de KOONING--Johanna Liesbeth. With great sorrow, the family of Johanna Liesbeth (â€œLisaâ€�) de Kooning announces her passing on Friday, November 23, 2012. Ms. de Kooning died in her home on St. John in the U.S. Virgin Islands. Ms. de Kooning, born January 29, 1956, in New York, was the only child of Abstract-Expressionist artist Willem de Kooning (1904-1997) and illustrator Joan Ward (1927-2005). She is survived by her three children: Isabel, Emma, and Lucy de Kooning Villeneuve. Ms. de Kooning, known as Lisa to her family and friends, grew up first in Manhattan and then in The Springs, East Hampton, New York, after her father built his now legendary studio there. She established a Foundation in her father's name and a Trust for her own collection of his work. She was a leading force in maintaining and promoting her father's legacy, and preserved and maintained his studio as he left it, to serve as a resource for children, artists, educators and scholars. She shared her knowledge and collection in connection with countless exhibitions and publications, and represented her father on such occasions as the public installation of his outdoor sculpture in Rotterdam, the city of his birth. Ms. de Kooning, who was also a sculptor, was very actively philanthropic for a wide range of causes throughout her lifetime. The causes closest to her heart were art, children and animals, raising money for and donating to Boys and Girls Harbor, Art for Animals, the Isamu Noguchi Foundation, and local East End charities and art programs, such as the East Hampton Day Care Center, Ladies Village Improvement Society, Springs Fire Department, Longhouse Reserve and Robert Wilson's Byrd Hoffman Water Mill Foundation. In recent years, after establishing a home in St. John, she became active in its local causes, contributing to the Virgin Islands National Park and to Team River Runner's Wounded Veterans USVI program. Like her father, however, she did not confine her generosity to established charities. Ms. de Kooning will be remembered not only for her commitments to the arts and her local communities, but for her spontaneous expressions of good will and kindness toward those she encountered in daily life. The funeral service will be private.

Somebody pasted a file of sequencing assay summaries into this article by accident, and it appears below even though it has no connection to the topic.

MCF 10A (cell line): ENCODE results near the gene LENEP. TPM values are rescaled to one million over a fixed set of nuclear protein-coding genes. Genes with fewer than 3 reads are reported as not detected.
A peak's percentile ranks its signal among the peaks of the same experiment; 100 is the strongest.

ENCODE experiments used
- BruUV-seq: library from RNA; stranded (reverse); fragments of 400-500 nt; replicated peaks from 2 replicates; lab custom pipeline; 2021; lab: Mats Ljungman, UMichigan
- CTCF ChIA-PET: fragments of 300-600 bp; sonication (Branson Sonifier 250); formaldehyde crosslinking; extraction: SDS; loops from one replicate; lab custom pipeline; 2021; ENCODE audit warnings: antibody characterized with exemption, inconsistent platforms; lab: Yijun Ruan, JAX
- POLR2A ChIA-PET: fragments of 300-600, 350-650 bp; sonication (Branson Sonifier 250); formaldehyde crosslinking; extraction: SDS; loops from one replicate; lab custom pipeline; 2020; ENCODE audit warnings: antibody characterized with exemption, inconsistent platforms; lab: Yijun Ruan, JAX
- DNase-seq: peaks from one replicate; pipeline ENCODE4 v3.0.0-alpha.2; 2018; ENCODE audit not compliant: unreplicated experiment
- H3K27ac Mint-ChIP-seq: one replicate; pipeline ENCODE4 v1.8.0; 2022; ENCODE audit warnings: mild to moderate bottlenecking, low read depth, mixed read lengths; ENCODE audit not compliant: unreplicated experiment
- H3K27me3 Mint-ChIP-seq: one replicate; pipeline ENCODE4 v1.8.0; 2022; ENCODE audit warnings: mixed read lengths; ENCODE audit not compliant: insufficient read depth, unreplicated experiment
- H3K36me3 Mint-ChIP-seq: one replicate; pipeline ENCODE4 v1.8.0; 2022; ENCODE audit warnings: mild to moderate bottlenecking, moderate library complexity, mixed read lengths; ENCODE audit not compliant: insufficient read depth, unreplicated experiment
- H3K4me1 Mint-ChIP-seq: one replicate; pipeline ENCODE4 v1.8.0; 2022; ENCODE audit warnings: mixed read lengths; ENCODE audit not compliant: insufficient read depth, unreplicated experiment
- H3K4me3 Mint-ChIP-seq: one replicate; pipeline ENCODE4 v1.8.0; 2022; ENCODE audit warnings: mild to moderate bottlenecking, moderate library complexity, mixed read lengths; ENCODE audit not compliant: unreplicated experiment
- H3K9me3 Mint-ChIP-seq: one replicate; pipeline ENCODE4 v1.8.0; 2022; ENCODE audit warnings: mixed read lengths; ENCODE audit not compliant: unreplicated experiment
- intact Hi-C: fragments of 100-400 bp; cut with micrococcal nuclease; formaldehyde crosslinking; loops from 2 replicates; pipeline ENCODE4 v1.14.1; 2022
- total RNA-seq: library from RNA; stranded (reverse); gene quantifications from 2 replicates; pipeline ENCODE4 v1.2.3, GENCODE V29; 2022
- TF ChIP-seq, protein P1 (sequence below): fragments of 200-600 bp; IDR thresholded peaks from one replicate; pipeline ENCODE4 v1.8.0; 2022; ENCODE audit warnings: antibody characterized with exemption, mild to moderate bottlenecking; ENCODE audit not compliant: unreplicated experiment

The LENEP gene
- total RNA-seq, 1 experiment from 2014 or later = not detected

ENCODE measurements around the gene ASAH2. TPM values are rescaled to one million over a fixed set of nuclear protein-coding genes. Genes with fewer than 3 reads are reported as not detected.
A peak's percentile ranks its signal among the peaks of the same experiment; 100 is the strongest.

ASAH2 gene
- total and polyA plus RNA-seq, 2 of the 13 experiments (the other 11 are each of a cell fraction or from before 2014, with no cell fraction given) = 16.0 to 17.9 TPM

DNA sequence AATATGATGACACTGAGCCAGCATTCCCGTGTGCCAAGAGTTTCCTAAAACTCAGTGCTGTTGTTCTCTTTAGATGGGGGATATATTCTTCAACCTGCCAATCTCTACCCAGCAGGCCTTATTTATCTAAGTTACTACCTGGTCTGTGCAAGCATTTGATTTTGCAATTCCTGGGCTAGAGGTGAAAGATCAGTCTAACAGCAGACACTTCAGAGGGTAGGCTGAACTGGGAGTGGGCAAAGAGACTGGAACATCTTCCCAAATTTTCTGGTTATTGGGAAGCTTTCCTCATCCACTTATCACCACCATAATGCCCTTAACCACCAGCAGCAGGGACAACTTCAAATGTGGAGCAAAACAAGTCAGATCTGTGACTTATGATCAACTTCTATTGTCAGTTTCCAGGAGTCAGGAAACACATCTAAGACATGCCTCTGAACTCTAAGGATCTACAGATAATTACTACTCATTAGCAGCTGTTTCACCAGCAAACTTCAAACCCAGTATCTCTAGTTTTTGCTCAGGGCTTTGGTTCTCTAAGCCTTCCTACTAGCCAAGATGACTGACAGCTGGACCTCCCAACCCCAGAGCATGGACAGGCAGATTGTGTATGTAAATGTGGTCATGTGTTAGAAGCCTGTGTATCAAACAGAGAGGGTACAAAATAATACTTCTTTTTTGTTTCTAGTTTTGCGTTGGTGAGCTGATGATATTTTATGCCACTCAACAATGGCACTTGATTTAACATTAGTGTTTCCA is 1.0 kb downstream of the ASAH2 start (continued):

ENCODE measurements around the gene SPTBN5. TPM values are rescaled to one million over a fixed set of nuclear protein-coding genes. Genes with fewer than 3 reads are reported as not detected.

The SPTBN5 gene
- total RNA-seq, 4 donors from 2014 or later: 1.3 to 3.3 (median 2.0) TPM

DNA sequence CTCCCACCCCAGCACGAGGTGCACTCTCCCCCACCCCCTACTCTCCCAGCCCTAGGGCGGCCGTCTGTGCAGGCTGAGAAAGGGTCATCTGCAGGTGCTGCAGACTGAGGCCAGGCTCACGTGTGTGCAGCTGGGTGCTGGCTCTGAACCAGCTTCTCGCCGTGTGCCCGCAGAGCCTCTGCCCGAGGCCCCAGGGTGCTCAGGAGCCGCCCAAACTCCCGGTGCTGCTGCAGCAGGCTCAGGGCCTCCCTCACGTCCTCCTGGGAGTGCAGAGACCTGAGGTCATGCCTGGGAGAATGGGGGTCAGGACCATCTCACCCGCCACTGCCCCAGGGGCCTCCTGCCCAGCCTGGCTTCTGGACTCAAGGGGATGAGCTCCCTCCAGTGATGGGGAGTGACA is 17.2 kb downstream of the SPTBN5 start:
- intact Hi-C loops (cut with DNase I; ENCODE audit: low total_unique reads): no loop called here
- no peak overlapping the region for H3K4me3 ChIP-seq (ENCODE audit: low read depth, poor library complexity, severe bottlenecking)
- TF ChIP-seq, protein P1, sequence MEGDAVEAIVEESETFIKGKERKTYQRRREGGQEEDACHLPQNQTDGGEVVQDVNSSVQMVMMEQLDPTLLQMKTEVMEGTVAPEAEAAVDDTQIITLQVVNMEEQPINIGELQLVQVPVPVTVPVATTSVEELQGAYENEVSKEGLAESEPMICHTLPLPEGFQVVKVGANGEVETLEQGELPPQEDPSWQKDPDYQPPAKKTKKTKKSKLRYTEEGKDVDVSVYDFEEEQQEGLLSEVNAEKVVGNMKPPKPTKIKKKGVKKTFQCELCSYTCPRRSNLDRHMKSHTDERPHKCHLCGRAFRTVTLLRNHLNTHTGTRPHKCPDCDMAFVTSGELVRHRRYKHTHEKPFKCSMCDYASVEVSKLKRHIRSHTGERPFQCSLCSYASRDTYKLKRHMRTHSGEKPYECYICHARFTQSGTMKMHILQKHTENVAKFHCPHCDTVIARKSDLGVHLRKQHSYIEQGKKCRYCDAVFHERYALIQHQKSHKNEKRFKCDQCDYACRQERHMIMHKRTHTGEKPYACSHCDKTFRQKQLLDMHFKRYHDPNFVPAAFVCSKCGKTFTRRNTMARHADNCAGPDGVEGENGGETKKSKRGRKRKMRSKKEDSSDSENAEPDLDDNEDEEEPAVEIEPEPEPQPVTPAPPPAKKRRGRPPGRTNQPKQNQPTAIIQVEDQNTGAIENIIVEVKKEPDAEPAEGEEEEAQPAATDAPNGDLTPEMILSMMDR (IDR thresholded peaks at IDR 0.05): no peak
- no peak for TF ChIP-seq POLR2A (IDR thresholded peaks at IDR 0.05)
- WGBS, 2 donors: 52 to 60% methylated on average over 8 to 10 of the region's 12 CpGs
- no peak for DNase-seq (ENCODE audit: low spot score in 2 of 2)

Published by New York Times on Nov. 26, 2012.